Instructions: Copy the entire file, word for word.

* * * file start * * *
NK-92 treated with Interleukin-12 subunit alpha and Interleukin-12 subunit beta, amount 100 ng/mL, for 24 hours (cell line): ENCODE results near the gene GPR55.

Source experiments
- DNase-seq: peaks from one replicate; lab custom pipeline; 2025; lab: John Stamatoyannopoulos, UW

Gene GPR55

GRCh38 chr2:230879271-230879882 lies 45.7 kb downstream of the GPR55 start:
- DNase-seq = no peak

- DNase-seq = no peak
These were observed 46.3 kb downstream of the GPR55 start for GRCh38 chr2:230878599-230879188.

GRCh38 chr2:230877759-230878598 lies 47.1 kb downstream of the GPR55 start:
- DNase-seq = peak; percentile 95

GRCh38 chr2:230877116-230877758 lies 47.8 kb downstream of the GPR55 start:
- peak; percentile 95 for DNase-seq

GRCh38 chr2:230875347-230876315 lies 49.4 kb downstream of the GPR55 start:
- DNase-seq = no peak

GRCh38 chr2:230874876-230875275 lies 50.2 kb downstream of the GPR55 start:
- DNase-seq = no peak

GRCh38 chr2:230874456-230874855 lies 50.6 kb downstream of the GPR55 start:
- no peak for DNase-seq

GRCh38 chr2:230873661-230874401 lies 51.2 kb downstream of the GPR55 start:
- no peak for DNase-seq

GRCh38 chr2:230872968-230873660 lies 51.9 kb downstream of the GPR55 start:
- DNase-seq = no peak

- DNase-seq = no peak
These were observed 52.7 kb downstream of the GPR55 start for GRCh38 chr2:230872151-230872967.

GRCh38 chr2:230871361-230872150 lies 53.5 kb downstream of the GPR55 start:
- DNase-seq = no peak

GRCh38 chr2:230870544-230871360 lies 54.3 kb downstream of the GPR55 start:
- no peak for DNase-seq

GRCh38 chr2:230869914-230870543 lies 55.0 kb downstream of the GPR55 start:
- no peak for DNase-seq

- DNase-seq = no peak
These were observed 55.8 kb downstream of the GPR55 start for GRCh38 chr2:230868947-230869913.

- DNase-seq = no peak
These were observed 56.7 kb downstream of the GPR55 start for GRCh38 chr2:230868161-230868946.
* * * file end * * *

NK-92 treated with Interleukin-12 subunit alpha and Interleukin-12 subunit beta, amount 100 ng/mL, for 24 hours (cell line): ENCODE results near the gene GPR55.

Source experiments
- DNase-seq: peaks from one replicate; lab custom pipeline; 2025; lab: John Stamatoyannopoulos, UW

Gene GPR55

GRCh38 chr2:230879271-230879882 lies 45.7 kb downstream of the GPR55 start:
- DNase-seq = no peak

- DNase-seq = no peak
These were observed 46.3 kb downstream of the GPR55 start for GRCh38 chr2:230878599-230879188.

GRCh38 chr2:230877759-230878598 lies 47.1 kb downstream of the GPR55 start:
- DNase-seq = peak; percentile 95

GRCh38 chr2:230877116-230877758 lies 47.8 kb downstream of the GPR55 start:
- peak; percentile 95 for DNase-seq

GRCh38 chr2:230875347-230876315 lies 49.4 kb downstream of the GPR55 start:
- DNase-seq = no peak

GRCh38 chr2:230874876-230875275 lies 50.2 kb downstream of the GPR55 start:
- DNase-seq = no peak

GRCh38 chr2:230874456-230874855 lies 50.6 kb downstream of the GPR55 start:
- no peak for DNase-seq

GRCh38 chr2:230873661-230874401 lies 51.2 kb downstream of the GPR55 start:
- no peak for DNase-seq

GRCh38 chr2:230872968-230873660 lies 51.9 kb downstream of the GPR55 start:
- DNase-seq = no peak

- DNase-seq = no peak
These were observed 52.7 kb downstream of the GPR55 start for GRCh38 chr2:230872151-230872967.

GRCh38 chr2:230871361-230872150 lies 53.5 kb downstream of the GPR55 start:
- DNase-seq = no peak

GRCh38 chr2:230870544-230871360 lies 54.3 kb downstream of the GPR55 start:
- no peak for DNase-seq

GRCh38 chr2:230869914-230870543 lies 55.0 kb downstream of the GPR55 start:
- no peak for DNase-seq

- DNase-seq = no peak
These were observed 55.8 kb downstream of the GPR55 start for GRCh38 chr2:230868947-230869913.

- DNase-seq = no peak
These were observed 56.7 kb downstream of the GPR55 start for GRCh38 chr2:230868161-230868946.